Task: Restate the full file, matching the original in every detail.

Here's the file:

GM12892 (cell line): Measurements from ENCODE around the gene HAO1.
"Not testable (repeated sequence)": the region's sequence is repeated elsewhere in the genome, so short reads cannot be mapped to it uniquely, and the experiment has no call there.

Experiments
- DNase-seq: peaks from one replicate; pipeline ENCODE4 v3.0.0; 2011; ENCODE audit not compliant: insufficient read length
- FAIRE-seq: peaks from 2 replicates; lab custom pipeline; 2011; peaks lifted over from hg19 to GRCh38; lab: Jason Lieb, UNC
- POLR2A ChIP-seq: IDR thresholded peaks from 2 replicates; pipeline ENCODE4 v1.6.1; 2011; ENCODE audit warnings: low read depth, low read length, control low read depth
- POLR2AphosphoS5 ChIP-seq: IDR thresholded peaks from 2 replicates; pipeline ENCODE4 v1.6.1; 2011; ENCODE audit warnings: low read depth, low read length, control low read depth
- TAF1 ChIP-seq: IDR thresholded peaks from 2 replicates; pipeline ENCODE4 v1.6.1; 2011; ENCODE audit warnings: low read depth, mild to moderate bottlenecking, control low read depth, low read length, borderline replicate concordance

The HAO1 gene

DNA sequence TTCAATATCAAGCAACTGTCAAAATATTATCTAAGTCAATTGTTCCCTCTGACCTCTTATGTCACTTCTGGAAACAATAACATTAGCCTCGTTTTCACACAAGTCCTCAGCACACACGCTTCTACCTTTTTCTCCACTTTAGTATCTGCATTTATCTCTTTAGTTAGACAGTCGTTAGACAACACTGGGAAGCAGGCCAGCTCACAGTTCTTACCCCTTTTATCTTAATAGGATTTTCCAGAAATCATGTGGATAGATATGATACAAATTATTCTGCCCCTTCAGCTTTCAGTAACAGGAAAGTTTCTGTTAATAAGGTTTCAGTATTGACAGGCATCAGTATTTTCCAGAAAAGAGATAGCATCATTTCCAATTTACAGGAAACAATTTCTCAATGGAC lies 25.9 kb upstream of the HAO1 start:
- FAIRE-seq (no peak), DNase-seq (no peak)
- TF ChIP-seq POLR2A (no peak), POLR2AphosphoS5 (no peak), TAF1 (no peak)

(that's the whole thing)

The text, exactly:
GM12892 (cell line): Measurements from ENCODE around the gene HAO1.
"Not testable (repeated sequence)": the region's sequence is repeated elsewhere in the genome, so short reads cannot be mapped to it uniquely, and the experiment has no call there.

Experiments
- DNase-seq: peaks from one replicate; pipeline ENCODE4 v3.0.0; 2011; ENCODE audit not compliant: insufficient read length
- FAIRE-seq: peaks from 2 replicates; lab custom pipeline; 2011; peaks lifted over from hg19 to GRCh38; lab: Jason Lieb, UNC
- POLR2A ChIP-seq: IDR thresholded peaks from 2 replicates; pipeline ENCODE4 v1.6.1; 2011; ENCODE audit warnings: low read depth, low read length, control low read depth
- POLR2AphosphoS5 ChIP-seq: IDR thresholded peaks from 2 replicates; pipeline ENCODE4 v1.6.1; 2011; ENCODE audit warnings: low read depth, low read length, control low read depth
- TAF1 ChIP-seq: IDR thresholded peaks from 2 replicates; pipeline ENCODE4 v1.6.1; 2011; ENCODE audit warnings: low read depth, mild to moderate bottlenecking, control low read depth, low read length, borderline replicate concordance

The HAO1 gene

DNA sequence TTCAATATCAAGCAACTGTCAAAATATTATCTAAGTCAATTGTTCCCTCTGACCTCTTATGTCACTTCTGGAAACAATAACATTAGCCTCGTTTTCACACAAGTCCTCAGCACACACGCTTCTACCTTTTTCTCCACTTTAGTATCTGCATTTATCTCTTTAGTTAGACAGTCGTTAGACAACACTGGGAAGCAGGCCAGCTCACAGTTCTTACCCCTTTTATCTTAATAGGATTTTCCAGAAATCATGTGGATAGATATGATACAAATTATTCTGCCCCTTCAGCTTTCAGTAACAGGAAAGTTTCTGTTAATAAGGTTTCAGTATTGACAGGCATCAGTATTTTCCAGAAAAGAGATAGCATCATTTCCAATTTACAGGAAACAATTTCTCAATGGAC lies 25.9 kb upstream of the HAO1 start:
- FAIRE-seq (no peak), DNase-seq (no peak)
- TF ChIP-seq POLR2A (no peak), POLR2AphosphoS5 (no peak), TAF1 (no peak)